“This is a farm-to-table restaurant, and [CBD] is a plant, it is a protein,” Veit says. “But before we introduce it into the restaurant, there needs to be education with the servers. I don’t want to do it as a, ‘Hey, come check this out!’ thing. I want to help people.”

Cookies0001Beca Lewis Skeels’ cBEd cookiesPhoto: Daniel MeigsBeca Lewis Skeels is another local baker who’s been experimenting with CBD-infused sweets — I first wrote about Skeels’ eye-catching creations last summer after falling in love with her gorgeous vegan cupcakes decorated to look like tiny succulent gardens. She has since rebranded into The Catio — a vegan bakery, cat lounge and plant shop she plans to open with business partner Anna Talaga this fall.

Skeels has been incorporating Be-Hive’s new line of CBD products — cBEd — into her homemade pop tarts, cinnamon rolls and cookies. A recent delivery of the latter to the Scene’s offices — crispy, caramelized chocolate-chip cookies so big they stretched out past my hand’s legs — was eaten up more quickly than any other office treat in recent memory. Honestly, I think we may have broken some kind of record.

CBD-curious chocolate lovers will be happy to hear that Bang Candy Company in Marathon Village has also released a line of CBD-infused candies — their Dream Drops debuted on April 20 (naturally), and the dark-chocolate-and-orange-flavored truffles are dressed up with a little popping candy and sea salt. One piece has 10 milligrams of CBD, and as of last week Bang also offers a white-chocolate version.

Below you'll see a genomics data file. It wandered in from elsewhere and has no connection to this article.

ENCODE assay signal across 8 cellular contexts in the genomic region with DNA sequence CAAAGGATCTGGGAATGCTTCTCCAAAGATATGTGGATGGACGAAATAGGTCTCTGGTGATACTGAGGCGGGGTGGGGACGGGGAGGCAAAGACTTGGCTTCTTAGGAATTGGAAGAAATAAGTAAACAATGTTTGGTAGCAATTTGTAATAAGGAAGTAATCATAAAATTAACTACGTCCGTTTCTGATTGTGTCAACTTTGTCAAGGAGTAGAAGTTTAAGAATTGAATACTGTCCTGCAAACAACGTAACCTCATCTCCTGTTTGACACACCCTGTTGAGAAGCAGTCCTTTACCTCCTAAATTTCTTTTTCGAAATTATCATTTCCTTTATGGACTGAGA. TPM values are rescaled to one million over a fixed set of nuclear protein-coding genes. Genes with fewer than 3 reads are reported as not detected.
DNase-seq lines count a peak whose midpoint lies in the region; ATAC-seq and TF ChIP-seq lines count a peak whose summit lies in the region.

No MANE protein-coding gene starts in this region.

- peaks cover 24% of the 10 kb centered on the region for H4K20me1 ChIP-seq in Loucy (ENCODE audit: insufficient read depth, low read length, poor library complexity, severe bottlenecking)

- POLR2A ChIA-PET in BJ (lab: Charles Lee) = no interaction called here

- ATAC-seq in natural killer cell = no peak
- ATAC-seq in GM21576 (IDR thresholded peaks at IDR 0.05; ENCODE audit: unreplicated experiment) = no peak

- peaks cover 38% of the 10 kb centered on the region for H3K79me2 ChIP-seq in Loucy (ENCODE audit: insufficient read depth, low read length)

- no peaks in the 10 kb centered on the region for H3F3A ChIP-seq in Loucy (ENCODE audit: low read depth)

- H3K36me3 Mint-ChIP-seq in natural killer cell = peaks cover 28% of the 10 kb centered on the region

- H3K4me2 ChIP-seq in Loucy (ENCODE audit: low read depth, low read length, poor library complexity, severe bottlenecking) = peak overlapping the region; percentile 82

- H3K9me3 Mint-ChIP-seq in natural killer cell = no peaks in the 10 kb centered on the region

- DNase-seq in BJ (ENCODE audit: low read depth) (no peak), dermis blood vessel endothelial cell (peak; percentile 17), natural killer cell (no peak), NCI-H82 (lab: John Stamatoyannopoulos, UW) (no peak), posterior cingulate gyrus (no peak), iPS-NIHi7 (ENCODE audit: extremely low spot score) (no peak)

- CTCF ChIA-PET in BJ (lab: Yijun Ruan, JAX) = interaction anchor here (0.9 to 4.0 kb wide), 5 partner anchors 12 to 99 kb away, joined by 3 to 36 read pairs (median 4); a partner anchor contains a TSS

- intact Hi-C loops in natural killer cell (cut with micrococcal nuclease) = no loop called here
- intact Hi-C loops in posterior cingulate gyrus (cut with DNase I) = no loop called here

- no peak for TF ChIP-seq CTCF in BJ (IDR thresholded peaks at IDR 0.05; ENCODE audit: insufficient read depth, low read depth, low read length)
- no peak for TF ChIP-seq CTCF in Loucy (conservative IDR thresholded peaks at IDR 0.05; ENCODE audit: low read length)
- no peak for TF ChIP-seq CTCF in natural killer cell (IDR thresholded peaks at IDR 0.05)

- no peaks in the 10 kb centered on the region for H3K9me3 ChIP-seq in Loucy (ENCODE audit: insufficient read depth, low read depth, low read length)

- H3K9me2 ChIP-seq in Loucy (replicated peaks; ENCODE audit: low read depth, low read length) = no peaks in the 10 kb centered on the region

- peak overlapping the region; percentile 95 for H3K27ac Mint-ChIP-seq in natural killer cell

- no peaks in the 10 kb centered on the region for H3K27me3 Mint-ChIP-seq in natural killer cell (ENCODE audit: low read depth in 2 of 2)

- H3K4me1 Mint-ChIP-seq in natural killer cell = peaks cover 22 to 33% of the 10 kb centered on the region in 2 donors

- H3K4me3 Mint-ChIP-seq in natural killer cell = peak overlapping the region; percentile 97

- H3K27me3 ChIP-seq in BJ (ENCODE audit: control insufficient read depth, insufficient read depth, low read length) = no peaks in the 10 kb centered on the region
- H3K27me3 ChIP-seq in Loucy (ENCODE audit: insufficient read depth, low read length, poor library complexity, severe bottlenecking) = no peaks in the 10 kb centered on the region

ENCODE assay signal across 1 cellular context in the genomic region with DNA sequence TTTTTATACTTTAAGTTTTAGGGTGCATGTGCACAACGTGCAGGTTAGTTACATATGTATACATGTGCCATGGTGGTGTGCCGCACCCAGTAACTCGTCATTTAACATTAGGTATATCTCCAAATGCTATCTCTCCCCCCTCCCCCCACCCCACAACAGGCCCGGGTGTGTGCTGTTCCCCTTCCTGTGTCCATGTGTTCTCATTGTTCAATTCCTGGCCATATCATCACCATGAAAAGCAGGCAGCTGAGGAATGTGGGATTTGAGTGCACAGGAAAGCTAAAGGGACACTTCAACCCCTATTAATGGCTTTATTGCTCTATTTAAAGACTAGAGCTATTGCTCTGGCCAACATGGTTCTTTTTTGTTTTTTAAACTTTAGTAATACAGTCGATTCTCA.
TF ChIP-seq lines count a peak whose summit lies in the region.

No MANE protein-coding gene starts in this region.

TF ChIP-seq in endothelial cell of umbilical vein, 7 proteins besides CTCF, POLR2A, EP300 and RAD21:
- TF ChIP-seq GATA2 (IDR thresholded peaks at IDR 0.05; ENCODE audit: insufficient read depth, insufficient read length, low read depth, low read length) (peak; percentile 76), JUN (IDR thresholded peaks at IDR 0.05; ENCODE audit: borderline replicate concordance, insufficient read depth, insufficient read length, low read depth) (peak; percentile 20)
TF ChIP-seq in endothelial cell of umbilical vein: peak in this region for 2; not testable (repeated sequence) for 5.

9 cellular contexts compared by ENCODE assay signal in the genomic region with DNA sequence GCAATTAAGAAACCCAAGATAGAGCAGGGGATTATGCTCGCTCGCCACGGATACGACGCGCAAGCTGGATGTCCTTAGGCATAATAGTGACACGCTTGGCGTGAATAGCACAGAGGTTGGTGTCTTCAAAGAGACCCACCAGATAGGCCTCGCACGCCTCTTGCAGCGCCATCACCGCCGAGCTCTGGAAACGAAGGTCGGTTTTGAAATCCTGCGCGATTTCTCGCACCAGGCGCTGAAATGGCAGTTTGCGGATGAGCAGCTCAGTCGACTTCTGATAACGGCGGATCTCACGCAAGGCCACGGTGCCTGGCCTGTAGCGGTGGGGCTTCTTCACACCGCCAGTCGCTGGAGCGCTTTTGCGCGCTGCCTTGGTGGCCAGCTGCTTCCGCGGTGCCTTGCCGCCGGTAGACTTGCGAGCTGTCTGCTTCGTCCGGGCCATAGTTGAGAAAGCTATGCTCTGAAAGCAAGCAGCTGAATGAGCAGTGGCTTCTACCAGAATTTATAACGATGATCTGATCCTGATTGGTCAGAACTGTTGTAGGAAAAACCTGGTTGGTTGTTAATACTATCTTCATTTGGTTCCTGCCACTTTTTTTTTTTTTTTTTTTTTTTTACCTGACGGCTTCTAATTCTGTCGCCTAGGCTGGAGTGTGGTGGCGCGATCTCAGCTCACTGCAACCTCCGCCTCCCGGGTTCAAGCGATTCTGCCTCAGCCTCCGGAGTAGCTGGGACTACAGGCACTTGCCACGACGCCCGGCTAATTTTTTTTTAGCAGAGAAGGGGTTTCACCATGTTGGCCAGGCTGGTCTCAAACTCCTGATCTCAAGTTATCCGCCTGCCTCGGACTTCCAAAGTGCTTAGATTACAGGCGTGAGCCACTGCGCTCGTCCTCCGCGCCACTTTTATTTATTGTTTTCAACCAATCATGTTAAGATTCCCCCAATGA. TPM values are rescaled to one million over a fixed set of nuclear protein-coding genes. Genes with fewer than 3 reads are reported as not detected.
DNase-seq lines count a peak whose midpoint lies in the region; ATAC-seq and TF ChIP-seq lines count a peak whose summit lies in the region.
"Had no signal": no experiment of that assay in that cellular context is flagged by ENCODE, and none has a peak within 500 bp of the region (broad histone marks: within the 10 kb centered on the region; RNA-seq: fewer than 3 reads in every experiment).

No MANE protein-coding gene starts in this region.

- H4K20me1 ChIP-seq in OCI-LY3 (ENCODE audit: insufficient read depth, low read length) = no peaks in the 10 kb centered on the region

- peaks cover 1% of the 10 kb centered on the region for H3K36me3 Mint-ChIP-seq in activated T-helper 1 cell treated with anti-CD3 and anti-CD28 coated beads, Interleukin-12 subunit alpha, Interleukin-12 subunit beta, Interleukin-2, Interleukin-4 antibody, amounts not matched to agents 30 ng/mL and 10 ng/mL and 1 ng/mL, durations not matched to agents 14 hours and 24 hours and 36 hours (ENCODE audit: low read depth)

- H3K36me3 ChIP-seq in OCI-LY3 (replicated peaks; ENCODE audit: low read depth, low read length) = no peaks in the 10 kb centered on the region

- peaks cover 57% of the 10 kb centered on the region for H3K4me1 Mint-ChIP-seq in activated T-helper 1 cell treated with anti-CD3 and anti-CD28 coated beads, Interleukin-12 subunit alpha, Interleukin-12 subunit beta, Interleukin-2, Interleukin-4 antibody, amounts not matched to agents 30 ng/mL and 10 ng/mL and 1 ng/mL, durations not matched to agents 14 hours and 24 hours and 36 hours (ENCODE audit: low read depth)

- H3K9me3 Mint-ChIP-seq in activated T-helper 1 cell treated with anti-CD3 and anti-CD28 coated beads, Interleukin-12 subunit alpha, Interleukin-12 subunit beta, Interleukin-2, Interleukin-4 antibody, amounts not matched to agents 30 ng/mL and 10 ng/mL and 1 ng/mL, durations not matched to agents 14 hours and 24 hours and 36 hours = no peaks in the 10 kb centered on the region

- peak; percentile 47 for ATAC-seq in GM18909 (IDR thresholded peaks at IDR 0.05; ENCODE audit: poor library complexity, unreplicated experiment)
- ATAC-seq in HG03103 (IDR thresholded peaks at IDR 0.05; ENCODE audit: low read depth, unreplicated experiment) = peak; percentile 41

With CBD’s availability on the rise — you can find tinctures, oil, butter and other products in several local shops these days — it might be tempting to start experimenting with your own recipes, but Veit recommends doing some research before preheating the oven. As with any other ingredient, CBD is susceptible to chemical reaction, something Veit has learned through a lot of trial and error.

“It’s a lot like vitamins,” she says. “If you take a vitamin on an empty stomach in the morning, it might just pass through your system and not do anything. What I’ve learned in baking, you need to get the isolate powder, which is pure CBD. And in order to increase the bioavailability, you need to have some sort of fat, or it won’t give you the impact that you really want.

“CBD oil is already activated,” she adds. But that doesn’t mean you can just throw it into anything. “It needs to be at a certain temperature — you can’t have it go above 325 degrees Fahrenheit or it completely breaks down.”

For now, maybe leave the CBD baking to the pros.

“The way it needs to be administered is different in each person,” Veit says. “[It’s important to] find someone with the education of how to properly dose you, explain what you should feel, what you’re not gonna feel. 

“People are nervous about it because maybe it’s not, like, a quick-fix pill,” she continues. “[But] there’s even research about how CBD makes the bones stronger. And one study says it can fight dementia. Why wouldn’t you take it?”